The FDA’s recent actions, in response to a Citizen’s Petition, illustrate that it does not fully understand how MiraLax is processed in the pediatric population. Polyethylene Glycol 3350 (“PEG 3350”) is a petroleum-based toxin made from the antifreeze chemical Ethylene Glycol (EG) and found in MiraLax. PEG 3350 is not easily absorbed in the intestines of adults – apparently making it safe for short-term use – but it may be absorbed differently in children. There are no long-term safety studies that have evaluated the toxicity of MiraLax in pediatric patients or whether Miralax can contribute to neuropsychiatric side effects.

Prompted by continued reports of serious side effects in younger patients and a Citizen’s Petition, the FDA funded $325,000 for the study of PEG 3350 in the pediatric population. Awarded to the Children’s Hospital of Philadelphia, it is looking into whether the common OTC medication polyethylene glycol 3350 (MiraLAX) is sickening children younger than 17 years of age.

STAYING INFORMED: Over 13,000 parents and family members have banded together on Facebook in a group called, “Parents Against MiraLax”. You can connect with others and stay informed about the latest research on their Facebook Group Page.

Side Effects: MiraLax & Children

The FDA has received thousands of reported side effects associated with the use of MiraLax in patients under 17 years old, including three reported fatalities. These side effects may be associated with ethylene glycol (EG) toxicity and have been reported in pediatric patients with MiraLax use:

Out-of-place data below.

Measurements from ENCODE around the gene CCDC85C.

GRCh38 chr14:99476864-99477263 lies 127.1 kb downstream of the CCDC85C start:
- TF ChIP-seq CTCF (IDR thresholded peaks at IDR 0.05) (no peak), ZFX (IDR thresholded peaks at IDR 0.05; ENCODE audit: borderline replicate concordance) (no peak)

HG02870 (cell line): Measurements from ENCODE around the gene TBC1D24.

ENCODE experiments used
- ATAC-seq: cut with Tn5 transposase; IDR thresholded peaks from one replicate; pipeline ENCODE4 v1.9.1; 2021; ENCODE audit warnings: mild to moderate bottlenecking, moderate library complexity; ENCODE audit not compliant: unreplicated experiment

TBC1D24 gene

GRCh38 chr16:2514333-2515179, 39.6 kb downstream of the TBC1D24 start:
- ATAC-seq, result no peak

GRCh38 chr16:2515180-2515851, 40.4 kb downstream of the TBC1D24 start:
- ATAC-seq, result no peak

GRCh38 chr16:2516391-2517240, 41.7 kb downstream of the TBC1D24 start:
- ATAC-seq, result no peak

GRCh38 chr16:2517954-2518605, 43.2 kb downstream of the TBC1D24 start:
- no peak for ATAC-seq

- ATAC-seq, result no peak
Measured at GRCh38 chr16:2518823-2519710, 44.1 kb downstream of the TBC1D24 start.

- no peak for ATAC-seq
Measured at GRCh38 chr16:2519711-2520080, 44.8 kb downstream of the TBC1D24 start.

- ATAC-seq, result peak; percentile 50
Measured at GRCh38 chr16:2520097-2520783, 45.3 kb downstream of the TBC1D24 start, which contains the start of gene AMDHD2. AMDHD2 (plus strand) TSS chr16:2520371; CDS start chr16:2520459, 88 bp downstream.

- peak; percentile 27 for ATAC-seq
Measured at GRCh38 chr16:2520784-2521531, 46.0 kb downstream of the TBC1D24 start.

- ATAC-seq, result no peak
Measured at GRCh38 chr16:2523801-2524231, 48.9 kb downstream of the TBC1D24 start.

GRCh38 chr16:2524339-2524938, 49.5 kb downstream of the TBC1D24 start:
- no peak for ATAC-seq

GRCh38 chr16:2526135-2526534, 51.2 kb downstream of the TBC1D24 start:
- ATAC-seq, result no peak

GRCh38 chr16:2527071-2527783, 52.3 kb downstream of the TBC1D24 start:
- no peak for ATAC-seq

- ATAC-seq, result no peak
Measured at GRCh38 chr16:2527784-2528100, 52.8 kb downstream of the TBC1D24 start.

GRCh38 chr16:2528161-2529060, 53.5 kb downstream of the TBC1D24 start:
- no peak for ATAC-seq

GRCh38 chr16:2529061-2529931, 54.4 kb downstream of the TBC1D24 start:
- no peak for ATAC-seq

• Seizures, Tremors and Tics
  • Anxiety, Lethargy
  • Aggression, Paranoia, Mood Swings
  • Obsessive-Compulsive Behavior
  • Metabolic Acidosis
  • and others…

Severe Malnutrition-Related Disorders: Because PEG is an osmotic laxative it can block the absorption of nutrients in the intestines. When used in children or older adults for a prolonged time, MiraLax can cause nutritional deficiencies.

Urticaria: Commonly called “hives”, PEG 3350 is associated with allergic reactions including potentially fatal anaphylaxis.

Nephrotic Syndrome: A kidney disorder that causes the body to excrete too much protein in urine due to damage to the kidney blood vessels.

MiraLax in Adult Patients

MiraLax is intended only for short-term use (no more than 7 days) in adult patients, however Merck, and now Bayer, were clearly aware that medical professionals considered and continue to recommend MiraLax as a first-line treatment for pediatric use.

Do Other Laxatives Pose these Risks?

The concerns and warnings associated with MiraLax may also apply to other laxatives that include Polyethylene Glycol 3350. This includes: Movicol, Dulcolax, Colyte, Colovage, Co-Lav, Clensz-Lyte, ClearLax, GoLYTELY, GaviLyte C, GlycoLax, Go-Evac, GlycoPrep, E-Z-Em Fortrans, Halflytely, Lax-a-Day, LaxLyte, MoviPrep, Macrogol, NuLytely, OCL, Peg-Lyte, Prep Lyte, Softlax, TriLyte, and others.

Has someone in your family been harmed by MiraLax?

Pogust Braslow & Millrood is a plaintiffs’ law firm focusing on fighting for the rights of patients harmed by dangerous drugs. We are currently investigating claims of side effects from MiraLax. A lawsuit can provide monetary damages for patients and their families to compensate for:

  • The expense of emergency visits, medical treatment and ongoing care
  • Lost income
  • Emotional distress caused by a loved one’s suffering
  • Funeral expenses.

Pogust Braslow & Millrood has a track record of successfully litigating against the manufacturers and marketers of dangerous drugs. If you or your loved one was harmed by MiraLax, let us seek justice for you. For a free consultation, contact us online or call 1-888-348-6787.